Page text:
Should any portion of the Title IX Final Rule, 85 Fed. Reg. 30026 (May 19, 2020), be stayed or held invalid by a court of law, or should the Title IX Final Rule be withdrawn or modified to not require the elements of this policy, this policy, or the invalidated elements of this policy, will be deemed revoked as of the publication date of the opinion or order and for all reports after that date, as well as any elements of the process that occur after that date if a case is not complete by that date of opinion or order publication. Should the Title IX Grievance Policy be revoked in this manner, any conduct covered under the Title IX Grievance Policy shall be investigated and adjudicated under the pre-existing Sexual Misconduct Policy.

Non-Discrimination in Application

The requirements and protections of this policy apply equally regardless of sex, sexual orientation, gender identity, gender expression, or other protected classes covered by federal or state law. All requirements and protections are equitably provided to individuals regardless of such status or status as a Complainant, Respondent, or Witness. Individuals who wish to file a complaint about the institution’s policy or process may contact the Department of Education’s Office for Civil Rights using contact information available at https://ocrcas.ed.gov/contact-ocr

Definitions

Covered Sexual Harassment

For the purposes of this Title IX Grievance Policy, “covered sexual harassment” includes any conduct on the basis of sex that satisfies one or more of the following: 

  1. An employee conditioning educational benefits on participation in unwelcome sexual conduct (i.e., quid pro quo); 

  2. Unwelcome conduct that a reasonable person would determine is so severe, pervasive, and objectively offensive that it effectively denies a person equal access to the educational institution’s education program or activity; 

  3. Sexual assault (as defined in the Clery Act as rape, fondling, incest, statutory rape), which includes any sexual act directed against another person, without the consent of the victim including instances where the victim is incapable of giving consent; 

    1. Rape is the penetration, no matter how slight, of the vagina or anus, with any body part or object, or oral penetration by a sex organ of another person, without the consent of the victim.

    2. Fondling is the touching of the private body parts of another person for the purpose of sexual gratification, without the consent of the victim, including instances where the victim is incapable of giving consent because of their age or because of their temporary or permanent mental incapacity.

    3. Incest is sexual intercourse between persons who are related to each other within the degrees wherein marriage is prohibited by law.

    4. Statutory Rape is sexual intercourse with a person who is under the statutory age of consent. The age of consent in New York is 17, but this varies by state.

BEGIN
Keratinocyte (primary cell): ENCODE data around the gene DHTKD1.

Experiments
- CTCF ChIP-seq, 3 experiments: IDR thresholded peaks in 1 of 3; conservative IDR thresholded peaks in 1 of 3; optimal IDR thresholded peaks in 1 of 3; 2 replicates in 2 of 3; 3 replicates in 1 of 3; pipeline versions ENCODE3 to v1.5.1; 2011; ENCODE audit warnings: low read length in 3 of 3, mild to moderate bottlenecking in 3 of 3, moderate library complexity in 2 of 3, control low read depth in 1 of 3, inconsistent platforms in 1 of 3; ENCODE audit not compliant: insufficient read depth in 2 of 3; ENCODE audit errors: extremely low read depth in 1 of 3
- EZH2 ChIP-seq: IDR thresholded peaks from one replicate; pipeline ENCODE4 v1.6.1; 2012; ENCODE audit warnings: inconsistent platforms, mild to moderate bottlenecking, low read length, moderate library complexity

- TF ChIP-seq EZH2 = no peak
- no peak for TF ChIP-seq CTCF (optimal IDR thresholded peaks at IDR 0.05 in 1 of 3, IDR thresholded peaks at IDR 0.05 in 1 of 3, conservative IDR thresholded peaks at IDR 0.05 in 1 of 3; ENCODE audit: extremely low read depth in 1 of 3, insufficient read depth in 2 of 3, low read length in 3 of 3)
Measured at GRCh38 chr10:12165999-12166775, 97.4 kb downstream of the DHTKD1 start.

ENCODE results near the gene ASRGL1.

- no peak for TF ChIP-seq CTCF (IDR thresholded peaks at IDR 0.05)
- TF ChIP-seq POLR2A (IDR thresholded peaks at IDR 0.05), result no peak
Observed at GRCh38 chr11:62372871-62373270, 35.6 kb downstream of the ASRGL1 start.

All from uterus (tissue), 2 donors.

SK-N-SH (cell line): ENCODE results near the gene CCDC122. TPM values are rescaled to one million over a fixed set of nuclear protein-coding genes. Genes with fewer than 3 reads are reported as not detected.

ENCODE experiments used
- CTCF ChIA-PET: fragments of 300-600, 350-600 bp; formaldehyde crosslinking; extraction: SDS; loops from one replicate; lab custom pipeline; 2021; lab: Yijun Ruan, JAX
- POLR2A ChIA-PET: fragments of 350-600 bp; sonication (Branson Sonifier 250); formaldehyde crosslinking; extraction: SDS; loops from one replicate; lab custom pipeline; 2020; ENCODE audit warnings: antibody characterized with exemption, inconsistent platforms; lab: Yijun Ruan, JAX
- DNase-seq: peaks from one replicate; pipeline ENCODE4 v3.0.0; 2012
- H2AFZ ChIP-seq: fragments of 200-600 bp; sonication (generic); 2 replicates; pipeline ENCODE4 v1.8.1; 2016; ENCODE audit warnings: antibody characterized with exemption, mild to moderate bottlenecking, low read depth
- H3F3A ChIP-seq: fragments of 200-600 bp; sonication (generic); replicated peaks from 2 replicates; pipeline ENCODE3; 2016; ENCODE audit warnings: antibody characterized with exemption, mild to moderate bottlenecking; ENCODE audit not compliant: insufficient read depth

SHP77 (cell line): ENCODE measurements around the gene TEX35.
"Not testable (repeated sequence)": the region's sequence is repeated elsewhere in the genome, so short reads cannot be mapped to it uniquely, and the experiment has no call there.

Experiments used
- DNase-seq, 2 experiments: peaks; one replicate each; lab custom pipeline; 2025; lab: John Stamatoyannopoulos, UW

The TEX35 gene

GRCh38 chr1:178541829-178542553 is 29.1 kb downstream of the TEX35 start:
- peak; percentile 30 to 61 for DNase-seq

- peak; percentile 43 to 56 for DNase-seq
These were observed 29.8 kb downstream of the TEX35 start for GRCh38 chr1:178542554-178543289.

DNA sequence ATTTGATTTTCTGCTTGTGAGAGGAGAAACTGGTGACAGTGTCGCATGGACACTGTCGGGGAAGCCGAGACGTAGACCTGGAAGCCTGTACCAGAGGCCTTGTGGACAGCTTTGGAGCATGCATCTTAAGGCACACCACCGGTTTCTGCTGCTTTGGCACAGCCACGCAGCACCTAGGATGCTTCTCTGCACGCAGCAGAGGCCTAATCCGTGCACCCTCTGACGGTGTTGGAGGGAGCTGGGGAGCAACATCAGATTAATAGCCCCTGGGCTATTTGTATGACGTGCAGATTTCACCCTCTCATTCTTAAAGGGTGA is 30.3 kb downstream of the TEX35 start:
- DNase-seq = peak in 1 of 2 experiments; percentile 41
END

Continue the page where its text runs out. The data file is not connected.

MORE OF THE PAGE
4. Dating violence (as defined in the Violence Against Women Act (VAWA) amendments to the Clery Act), which includes any violence committed by a person: (A) who is or has been in a social relationship of a romantic or intimate nature with the victim; and (B) where the existence of such a relationship shall be determined based on a consideration of the following factors: (i) The length of the relationship; (ii) The type of relationship; (iii) The frequency of interaction between the persons involved in the relationship.

    1. Dating violence includes, but is not limited to, sexual or physical abuse or the threat of such abuse.

    2. Dating violence does not include acts covered under the definition of domestic violence.

  5. Domestic violence (as defined in the VAWA amendments to the Clery Act), which includes any felony or misdemeanor crimes of violence committed by a current or former spouse or intimate partner of the victim, by a person with whom the victim shares a child in common, by a person who is cohabitating with or has cohabitated with the victim as a spouse or intimate partner, by a person similarly situated to a spouse of the victim under New York State domestic or family violence laws or by any other person against an adult or youth victim who is protected from that person's acts under the domestic or family violence laws of New York.

    1. Please note that in order for an alleged Domestic Violence incident to be investigated under the policy, the relationship between the Complainant and Respondent must be more than just two people living together as roommates. The people cohabitating must be current or former spouses or have a relationship or status as described above.

  1. Stalking (as defined in the VAWA amendments to the Clery Act), meaning engaging in a course of conduct directed at a specific person that would cause a reasonable person to-- (A) fear for their safety or the safety of others; or (B) suffer substantial emotional distress.